My first up-close and personal experience with the “press” happened about 6 months after I started private practice in Richmond. The incident started innocently enough with a person who identified himself as a journalist who just happened to be doing an article on doctors and needed a photograph of a doctor carrying a medical bag.
I was standing in my office parking lot at the time holding my medical bag and being the helping professional I am, I volunteered as long as he didn’t shoot my face. He agreed, but while taking the five or six shots he stated that he just wanted to take one face on for my own photo album. Thinking only of how impressed my difficult-to-impress wife would be, I smiled the best testosterone-soaked, mustachioed grin that I could muster.
About a month later I saw my foolishly grinning visage prominently displayed on the main bulletin board of the hospital, on the door of my office, and stuck under one of the windshield wipers on my car. Over the next year the picture found its way into the Vancouver Sun on several occasions, as well as, at one point, in the BC Medical Journal because the photo was used in an ad for pagers.
I was angry and embarrassed and contacted the photojournalist intent on making his life a living hell. When I stopped to take a breath, he reminded me that I had signed a little piece of paper that allowed him to do whatever he wanted with the picture, and he hung up (he never did send me one for my photo album).
At the time I considered the journalist to be guilty of fraudulent misrepresentation, but more likely he just saw an opportunity and took it without a second thought. I can now understand that he wasn’t acting irresponsibly; he was just trying to make a buck. However, physicians are periodically affected by what is extremely irresponsible reporting in a vast array of lay publications.
The most recent example was an article in one of our local newspapers alerting all their readers that a new test for detecting cervical cancer, called HPV-DNA, was available and that it was significantly more sensitive than a Pap smear. In fact, the reporter suggested that approximately 50% of cervical cancers are missed by Pap smears and suggested that all women should demand an HPV-DNA test if they really wanted to be safe in their screening decision-making regarding cervical cancer.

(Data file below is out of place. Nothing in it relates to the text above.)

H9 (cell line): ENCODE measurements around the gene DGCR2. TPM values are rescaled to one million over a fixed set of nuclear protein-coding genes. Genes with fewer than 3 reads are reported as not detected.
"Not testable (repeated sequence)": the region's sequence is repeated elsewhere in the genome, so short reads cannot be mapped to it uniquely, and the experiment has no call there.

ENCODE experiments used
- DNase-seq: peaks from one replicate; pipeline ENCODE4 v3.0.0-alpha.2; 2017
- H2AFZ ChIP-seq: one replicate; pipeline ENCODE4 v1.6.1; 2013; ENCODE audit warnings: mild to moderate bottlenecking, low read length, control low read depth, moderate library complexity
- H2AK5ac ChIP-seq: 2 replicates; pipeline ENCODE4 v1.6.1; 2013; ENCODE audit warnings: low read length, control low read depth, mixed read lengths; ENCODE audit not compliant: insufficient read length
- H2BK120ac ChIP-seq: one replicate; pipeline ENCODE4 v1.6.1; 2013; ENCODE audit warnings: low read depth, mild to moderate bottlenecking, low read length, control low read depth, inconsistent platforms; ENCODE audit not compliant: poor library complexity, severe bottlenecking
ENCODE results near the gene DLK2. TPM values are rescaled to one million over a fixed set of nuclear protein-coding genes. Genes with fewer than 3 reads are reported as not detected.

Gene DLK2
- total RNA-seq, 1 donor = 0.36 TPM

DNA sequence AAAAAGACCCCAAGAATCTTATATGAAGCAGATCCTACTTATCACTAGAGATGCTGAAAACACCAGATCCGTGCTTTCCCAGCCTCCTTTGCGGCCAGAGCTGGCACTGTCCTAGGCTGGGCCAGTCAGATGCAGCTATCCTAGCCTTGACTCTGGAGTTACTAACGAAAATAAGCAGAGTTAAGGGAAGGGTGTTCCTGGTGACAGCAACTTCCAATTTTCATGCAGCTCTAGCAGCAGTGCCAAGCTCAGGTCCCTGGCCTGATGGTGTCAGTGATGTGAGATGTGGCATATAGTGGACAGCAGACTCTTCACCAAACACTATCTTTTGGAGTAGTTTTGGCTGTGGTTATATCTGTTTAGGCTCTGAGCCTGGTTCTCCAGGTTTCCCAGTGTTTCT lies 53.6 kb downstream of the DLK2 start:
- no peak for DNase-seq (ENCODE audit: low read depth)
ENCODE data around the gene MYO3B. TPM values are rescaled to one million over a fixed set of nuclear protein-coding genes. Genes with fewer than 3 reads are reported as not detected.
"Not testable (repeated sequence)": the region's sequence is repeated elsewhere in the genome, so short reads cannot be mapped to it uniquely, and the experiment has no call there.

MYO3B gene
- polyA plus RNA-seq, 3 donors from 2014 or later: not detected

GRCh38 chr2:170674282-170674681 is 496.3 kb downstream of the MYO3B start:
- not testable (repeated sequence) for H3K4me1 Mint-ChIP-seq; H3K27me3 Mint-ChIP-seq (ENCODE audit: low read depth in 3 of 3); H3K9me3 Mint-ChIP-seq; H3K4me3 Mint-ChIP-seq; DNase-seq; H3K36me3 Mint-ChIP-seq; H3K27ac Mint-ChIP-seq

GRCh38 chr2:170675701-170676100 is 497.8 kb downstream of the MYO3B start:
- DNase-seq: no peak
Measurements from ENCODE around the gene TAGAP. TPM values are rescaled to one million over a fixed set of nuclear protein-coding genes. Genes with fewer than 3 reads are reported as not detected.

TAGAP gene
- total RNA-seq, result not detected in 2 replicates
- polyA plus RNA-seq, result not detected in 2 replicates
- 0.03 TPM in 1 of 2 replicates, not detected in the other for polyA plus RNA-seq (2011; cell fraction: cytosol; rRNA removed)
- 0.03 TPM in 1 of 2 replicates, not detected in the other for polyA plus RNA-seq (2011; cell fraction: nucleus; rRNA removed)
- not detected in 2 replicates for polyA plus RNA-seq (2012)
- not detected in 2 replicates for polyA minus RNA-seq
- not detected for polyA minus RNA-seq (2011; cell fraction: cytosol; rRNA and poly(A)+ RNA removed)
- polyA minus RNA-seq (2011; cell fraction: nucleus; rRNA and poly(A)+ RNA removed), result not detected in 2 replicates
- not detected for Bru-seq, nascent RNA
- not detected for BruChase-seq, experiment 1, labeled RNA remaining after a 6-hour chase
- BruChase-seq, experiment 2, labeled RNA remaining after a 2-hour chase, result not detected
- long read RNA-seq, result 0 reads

The next few weeks saw a barrage of questions and demands about and for this test in many unprepared doctors’ offices around the province. Most docs hadn’t even heard of this test and found themselves feeling very uncomfortable discussing a topic they had no knowledge of.
It turns out that HPV-DNA testing is unavailable here. However, there is a pilot project underway through the BC Cancer Agency, but the finding and clinical recommendations won’t be available for quite a while yet (the BCMJ hopes to publish a BCCA interim report on this topic soon). Apparently however, at this point in the project it looks like the test might be useful in identifying women at higher risk for cervical cancer if they are positive for HPV-DNA, indicating that they have been exposed to the virus.
At the end of the study it looks like this test is very unlikely to replace the tried-and-true Pap smear, which remains a very effective, very inexpensive large-population screening tool (the 50% quote in the article is spurious).
Our local reporter published information that likely originated from US lay publications almost certainly without checking to see what the Canadian experience and recommendations are. He or she created an amazing amount of angst in our patient population and an equal amount of professional discomfort in all of us caught broadside once again by a poorly researched piece of pseudoscientific journalism.
There are very good medical science journalists out there—I’ve met some of them. However, as always it’s that small cohort of their colleagues who are too lazy to confirm their facts before sending it to print that really drive all of us crazy.
I don’t know how the rest of you deal with the office chaos that results from irresponsible reporting in the lay press. However, there is a free BCMA e-mail service that you can use daily so you have a heads-up before the ball comes flying your way 20 seconds after walking through the front door of your office (it’s called the NewsFlash; e-mail firstname.lastname@example.org to be put on the distribution list).
Like all good boy scouts and girl scouts, it never hurts to be prepared.
Above is the information needed to cite this article in your paper or presentation. The International Committee
of Medical Journal Editors (ICMJE) recommends the following citation style, which is the now nearly universally
accepted citation style for scientific papers:
Halpern SD, Ubel PA, Caplan AL, Marion DW, Palmer AM, Schiding JK, et al. Solid-organ transplantation in HIV-infected patients. N Engl J Med. 2002;347:284-7.
About the ICMJE and citation styles
The ICMJE is small group of editors of general medical journals who first met informally in Vancouver, British Columbia, in 1978 to establish guidelines for the format of manuscripts submitted to their journals. The group became known as the Vancouver Group. Its requirements for manuscripts, including formats for bibliographic references developed by the U.S. National Library of Medicine (NLM), were first published in 1979. The Vancouver Group expanded and evolved into the International Committee of Medical Journal Editors (ICMJE), which meets annually. The ICMJE created the Recommendations for the Conduct, Reporting, Editing, and Publication of Scholarly Work in Medical Journals to help authors and editors create and distribute accurate, clear, easily accessible reports of biomedical studies.
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For more information on the ICMJE Recommendations for the Conduct, Reporting, Editing, and Publication of Scholarly Work in Medical Journals, visit www.icmje.org